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Keeping visibility within an organization is becoming increasingly important and increasingly difficult. The answer to making sure executives and managers alike know who does what may be as simple as referencing the humble org chart--but most compan

Improving Organizational Planning and Communication

Keeping visibility within an organization is becoming increasingly important and increasingly difficult. The answer to making sure executives and managers alike know who does what may be as simple as referencing the humble org chart–but most companies don't keep this chart as up to date as possible, nor do they utilize it to its full potential. This article by Martin Sacks explains why and how org charts facilitate success both in visibility, project success, and company health. One point brought up is how organizational charts can be linked to other elements, promoting a quick and instant way of planning and understanding what work is being done:

Organizational charts provide management with a planning and feedback system. It's easy to collaborate on important structural and personnel decisions when viewing both the individual pieces together with the big picture. Providing managers with specific departmental information can then be used as a baseline for planning, budgeting and workforce modeling.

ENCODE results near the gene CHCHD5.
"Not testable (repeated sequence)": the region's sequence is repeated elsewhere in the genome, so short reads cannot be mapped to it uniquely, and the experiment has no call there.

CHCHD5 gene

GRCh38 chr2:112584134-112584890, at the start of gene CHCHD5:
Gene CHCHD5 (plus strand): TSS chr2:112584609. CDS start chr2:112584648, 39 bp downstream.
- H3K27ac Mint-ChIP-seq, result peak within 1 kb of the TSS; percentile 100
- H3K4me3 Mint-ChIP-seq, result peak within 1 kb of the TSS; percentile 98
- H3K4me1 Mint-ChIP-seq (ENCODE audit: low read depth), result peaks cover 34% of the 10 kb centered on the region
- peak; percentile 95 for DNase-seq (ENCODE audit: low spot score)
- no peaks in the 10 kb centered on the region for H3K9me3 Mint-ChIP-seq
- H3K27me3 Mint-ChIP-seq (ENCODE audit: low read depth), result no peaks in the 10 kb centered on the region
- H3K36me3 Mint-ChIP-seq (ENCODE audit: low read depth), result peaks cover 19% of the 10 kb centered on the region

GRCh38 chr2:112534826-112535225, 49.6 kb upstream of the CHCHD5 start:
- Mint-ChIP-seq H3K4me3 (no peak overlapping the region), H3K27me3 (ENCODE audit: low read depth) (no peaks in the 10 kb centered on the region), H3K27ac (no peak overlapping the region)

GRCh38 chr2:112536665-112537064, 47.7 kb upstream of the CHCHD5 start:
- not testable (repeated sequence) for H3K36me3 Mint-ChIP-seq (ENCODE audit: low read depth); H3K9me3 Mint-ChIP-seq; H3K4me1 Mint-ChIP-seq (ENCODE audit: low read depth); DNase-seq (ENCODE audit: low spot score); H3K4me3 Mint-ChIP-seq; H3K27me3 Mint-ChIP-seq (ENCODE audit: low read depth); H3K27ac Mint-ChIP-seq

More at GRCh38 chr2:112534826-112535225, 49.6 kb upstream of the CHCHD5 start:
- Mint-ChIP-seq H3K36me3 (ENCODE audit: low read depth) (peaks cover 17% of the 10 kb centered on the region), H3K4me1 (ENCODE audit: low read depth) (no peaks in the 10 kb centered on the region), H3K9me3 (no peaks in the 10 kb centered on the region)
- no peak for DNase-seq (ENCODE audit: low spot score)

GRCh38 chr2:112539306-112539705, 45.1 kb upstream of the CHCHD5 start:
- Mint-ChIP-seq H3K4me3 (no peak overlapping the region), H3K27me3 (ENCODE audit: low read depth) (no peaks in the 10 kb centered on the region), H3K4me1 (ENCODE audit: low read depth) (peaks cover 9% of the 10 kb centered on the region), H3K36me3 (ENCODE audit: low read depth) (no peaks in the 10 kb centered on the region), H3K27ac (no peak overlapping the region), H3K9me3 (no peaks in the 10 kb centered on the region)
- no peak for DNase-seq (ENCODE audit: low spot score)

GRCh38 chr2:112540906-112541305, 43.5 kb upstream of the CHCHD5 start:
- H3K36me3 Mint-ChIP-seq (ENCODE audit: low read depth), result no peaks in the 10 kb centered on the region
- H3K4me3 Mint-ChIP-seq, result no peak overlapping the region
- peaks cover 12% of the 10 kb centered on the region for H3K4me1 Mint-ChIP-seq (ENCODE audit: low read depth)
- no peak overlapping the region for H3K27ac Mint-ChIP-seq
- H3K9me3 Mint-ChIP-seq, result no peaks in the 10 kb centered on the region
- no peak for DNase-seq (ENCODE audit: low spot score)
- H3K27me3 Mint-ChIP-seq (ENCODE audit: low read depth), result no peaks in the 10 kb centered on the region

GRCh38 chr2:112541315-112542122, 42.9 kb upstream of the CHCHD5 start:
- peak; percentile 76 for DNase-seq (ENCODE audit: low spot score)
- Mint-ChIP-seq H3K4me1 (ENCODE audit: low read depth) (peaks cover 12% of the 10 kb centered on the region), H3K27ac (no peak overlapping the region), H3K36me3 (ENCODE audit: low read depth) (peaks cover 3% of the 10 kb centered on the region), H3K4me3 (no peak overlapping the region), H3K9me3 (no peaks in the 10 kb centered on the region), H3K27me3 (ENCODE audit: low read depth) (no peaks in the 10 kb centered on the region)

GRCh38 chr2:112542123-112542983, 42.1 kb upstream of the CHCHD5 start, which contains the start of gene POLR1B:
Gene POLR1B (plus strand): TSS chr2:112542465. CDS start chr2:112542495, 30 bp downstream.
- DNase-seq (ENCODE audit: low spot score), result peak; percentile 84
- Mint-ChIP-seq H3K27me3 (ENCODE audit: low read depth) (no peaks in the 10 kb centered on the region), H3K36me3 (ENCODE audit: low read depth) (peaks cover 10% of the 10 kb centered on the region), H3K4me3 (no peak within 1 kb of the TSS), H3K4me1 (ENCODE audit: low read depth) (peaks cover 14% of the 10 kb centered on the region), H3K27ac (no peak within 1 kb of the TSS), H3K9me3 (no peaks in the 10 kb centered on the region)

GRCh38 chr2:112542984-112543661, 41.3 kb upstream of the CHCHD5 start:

Organizational charts can be linked directly to spreadsheets or budgeting tools for interactive what-if analysis – facilitating planning and decision making. Those charts can then be used to provide scenarios back to executives, finance and HR for evaluation and approval. Managers can also use them to communicate and solicit feedback from their employees to build future plans.

On a strictly physical level, org charts provide a visible means of understanding enormous amounts of data. Employees are more able to absorb information if presented with a visual representation of teams, as well as how they fit in the organization as a whole. This helps share the strategic vision of the company, even if at such a basic, technical level.

About Matthew Kabik

Matthew Kabik is the former Editor of Computer Aid's Accelerating IT Success. He worked at Computer Aid, Inc. from 2008 to 2014 in the Harrisburg offices, where he was a copywriter, swordsman, social media consultant, and trainer before moving into editorial.

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